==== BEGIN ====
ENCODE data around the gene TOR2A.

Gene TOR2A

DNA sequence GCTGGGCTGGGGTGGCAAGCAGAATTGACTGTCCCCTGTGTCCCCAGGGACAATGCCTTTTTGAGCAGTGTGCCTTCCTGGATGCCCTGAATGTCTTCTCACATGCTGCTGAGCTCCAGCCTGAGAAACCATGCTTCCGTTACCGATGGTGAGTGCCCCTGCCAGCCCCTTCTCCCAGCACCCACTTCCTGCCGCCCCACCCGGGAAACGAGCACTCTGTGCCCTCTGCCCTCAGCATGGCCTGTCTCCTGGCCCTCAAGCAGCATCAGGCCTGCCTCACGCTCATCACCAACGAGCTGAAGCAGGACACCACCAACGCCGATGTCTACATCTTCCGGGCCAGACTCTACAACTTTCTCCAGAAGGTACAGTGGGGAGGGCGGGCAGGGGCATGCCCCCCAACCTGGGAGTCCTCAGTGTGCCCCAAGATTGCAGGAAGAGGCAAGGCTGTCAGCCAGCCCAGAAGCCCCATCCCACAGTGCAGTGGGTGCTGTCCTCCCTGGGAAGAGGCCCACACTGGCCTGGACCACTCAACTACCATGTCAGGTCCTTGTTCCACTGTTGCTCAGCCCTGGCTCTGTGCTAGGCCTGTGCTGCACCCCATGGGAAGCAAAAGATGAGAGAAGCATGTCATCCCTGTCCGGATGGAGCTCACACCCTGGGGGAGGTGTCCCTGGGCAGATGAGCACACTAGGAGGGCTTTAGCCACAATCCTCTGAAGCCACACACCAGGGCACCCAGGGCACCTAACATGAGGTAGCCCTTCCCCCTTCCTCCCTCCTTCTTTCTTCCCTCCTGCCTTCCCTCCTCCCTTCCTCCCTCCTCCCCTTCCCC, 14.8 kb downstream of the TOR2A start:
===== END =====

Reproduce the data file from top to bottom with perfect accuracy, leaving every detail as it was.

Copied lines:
ENCODE data around the gene TOR2A.

Gene TOR2A

DNA sequence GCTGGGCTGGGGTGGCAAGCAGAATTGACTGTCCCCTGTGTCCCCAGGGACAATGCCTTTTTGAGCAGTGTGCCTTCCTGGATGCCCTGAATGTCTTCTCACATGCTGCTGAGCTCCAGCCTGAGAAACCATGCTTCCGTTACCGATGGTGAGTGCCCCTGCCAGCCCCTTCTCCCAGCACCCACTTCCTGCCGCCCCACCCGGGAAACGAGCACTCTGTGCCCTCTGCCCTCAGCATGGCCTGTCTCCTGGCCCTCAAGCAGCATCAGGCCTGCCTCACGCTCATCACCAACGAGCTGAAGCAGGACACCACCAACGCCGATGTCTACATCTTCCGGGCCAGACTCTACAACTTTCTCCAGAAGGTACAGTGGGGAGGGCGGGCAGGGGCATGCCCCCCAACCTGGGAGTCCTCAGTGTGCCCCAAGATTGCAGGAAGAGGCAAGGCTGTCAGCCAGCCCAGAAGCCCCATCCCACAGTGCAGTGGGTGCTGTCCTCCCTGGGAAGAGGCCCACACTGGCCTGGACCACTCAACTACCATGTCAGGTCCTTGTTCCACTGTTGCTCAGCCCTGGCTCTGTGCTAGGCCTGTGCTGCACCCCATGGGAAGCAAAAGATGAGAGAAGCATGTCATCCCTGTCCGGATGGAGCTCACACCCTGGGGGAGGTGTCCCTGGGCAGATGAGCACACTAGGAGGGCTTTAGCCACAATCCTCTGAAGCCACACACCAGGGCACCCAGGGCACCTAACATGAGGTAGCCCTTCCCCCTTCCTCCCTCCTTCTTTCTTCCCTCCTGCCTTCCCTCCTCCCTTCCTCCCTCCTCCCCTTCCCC, 14.8 kb downstream of the TOR2A start: